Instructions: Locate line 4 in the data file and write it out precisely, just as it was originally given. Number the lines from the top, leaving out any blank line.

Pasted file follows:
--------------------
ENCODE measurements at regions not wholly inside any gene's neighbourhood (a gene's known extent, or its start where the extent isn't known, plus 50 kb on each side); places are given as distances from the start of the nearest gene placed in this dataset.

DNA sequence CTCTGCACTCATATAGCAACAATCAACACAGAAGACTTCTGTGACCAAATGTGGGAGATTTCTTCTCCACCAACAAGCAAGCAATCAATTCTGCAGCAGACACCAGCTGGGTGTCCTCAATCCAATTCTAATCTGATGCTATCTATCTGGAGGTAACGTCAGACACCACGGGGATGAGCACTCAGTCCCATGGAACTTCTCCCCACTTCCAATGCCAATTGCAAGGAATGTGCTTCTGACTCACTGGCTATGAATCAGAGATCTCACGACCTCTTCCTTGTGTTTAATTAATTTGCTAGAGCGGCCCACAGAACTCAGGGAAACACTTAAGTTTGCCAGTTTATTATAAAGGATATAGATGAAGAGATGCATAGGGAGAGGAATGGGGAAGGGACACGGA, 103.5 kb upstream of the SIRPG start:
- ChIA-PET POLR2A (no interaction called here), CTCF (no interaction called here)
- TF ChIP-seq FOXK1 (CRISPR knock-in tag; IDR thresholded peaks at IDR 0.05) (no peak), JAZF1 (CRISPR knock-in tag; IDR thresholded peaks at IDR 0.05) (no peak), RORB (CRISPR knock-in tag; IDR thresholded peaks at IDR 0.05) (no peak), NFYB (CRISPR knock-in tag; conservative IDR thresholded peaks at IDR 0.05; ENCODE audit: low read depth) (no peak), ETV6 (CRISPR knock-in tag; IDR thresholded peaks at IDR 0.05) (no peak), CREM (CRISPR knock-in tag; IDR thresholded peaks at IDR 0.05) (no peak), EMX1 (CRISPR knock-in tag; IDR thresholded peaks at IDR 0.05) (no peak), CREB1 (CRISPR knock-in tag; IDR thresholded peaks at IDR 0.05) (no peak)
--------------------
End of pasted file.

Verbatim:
- TF ChIP-seq FOXK1 (CRISPR knock-in tag; IDR thresholded peaks at IDR 0.05) (no peak), JAZF1 (CRISPR knock-in tag; IDR thresholded peaks at IDR 0.05) (no peak), RORB (CRISPR knock-in tag; IDR thresholded peaks at IDR 0.05) (no peak), NFYB (CRISPR knock-in tag; conservative IDR thresholded peaks at IDR 0.05; ENCODE audit: low read depth) (no peak), ETV6 (CRISPR knock-in tag; IDR thresholded peaks at IDR 0.05) (no peak), CREM (CRISPR knock-in tag; IDR thresholded peaks at IDR 0.05) (no peak), EMX1 (CRISPR knock-in tag; IDR thresholded peaks at IDR 0.05) (no peak), CREB1 (CRISPR knock-in tag; IDR thresholded peaks at IDR 0.05) (no peak)